The majority of us — 84%, according to a AAA Foundation for Traffic Safety report — recognize the dangers of cellphone distractions while driving, finding it “unacceptable” to text or email behind the wheel. Yet more than one-third of us still admit to having read or sent a text or email message while driving in the last month.
Distracted driving is defined as any activity that diverts attention away from driving and the sobering reality is 10% of fatalities in the United States are a direct result of this practice.
National Highway Traffic Safety Administration data indicate that nearly 3,500 people were killed and an estimated 391,000 injured in distracted driving crashes in 2015.
However, the crash fatality rate is three times greater for teens than it is for those 20 and older. In fact, driver distraction is responsible for more than 58% of teen accidents.
With prom and graduation season quickly approaching now is an opportune time to talk to teens about the dangers of cellphone use while driving. Need a way to start the conversation? Start with a “did you know.”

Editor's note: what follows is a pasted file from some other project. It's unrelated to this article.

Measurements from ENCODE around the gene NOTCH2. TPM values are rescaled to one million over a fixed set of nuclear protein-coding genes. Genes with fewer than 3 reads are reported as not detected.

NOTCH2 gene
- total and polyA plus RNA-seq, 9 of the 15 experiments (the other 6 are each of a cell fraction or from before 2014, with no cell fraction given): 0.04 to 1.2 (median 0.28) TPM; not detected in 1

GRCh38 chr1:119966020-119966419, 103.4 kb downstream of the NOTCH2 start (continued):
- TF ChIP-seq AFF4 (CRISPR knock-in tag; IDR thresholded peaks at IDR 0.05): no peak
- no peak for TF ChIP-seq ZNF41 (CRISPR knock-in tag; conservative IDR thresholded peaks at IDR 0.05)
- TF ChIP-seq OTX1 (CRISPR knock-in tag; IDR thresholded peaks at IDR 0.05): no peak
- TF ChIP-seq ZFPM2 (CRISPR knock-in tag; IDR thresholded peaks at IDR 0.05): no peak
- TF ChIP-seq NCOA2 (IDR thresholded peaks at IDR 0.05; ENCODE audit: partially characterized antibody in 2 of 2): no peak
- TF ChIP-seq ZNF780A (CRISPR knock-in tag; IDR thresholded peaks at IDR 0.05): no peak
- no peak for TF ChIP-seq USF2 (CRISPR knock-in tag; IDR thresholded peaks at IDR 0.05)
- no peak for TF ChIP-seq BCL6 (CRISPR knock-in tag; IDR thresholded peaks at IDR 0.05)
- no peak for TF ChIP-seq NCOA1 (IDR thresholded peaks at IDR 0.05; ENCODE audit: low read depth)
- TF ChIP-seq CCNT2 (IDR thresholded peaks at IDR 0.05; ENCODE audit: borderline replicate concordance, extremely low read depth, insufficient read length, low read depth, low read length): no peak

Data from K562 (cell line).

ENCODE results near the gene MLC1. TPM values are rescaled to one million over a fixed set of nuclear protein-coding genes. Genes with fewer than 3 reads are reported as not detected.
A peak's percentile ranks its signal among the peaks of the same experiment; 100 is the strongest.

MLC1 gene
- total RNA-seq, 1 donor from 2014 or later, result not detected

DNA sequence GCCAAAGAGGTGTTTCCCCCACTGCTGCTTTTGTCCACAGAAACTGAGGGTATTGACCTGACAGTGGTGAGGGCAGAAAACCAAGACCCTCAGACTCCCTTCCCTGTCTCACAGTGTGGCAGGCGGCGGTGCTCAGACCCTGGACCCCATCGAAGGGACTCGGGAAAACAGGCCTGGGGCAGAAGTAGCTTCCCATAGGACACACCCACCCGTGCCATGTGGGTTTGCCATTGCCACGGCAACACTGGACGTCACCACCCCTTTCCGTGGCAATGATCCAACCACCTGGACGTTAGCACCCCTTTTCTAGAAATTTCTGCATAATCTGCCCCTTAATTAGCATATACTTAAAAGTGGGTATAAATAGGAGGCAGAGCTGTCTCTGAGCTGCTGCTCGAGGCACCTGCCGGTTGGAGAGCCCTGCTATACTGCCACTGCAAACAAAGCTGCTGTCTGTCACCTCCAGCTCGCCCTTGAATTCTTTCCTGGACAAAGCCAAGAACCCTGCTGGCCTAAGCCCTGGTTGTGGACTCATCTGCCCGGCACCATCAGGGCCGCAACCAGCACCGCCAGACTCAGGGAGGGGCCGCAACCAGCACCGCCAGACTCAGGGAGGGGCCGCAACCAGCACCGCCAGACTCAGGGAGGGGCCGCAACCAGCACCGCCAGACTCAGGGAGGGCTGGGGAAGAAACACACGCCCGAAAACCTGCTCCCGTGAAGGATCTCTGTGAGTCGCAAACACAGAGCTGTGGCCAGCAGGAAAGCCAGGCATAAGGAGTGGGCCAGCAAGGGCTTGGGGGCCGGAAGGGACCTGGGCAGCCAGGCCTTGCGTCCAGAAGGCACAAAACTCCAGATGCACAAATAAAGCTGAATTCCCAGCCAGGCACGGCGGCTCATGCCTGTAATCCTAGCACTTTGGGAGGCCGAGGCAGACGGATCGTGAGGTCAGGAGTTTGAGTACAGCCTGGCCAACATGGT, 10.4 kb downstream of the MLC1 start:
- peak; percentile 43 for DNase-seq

• Did you know that in the time it takes to send or read a text — about five seconds — your vehicle has traveled the length of a football field?
• Did you know you are 23 times more likely to get into a crash or near-crash if you text behind the wheel?
• Did you know talking on a cellphone impairs driving as much as if you are driving while intoxicated at the legal blood-alcohol limit of 0.08%?
• But, perhaps the most valuable thing parents can do to curb distracted driving among teens is to lead by example. Teens whose parents drive distracted are two to four times more likely to partake in the same behavior.
The “do-as-I-say-not-as-I-do” attitude is irresponsible and reckless. If we want to save lives, including our own, it’s time to put the phones down.
— The State Journal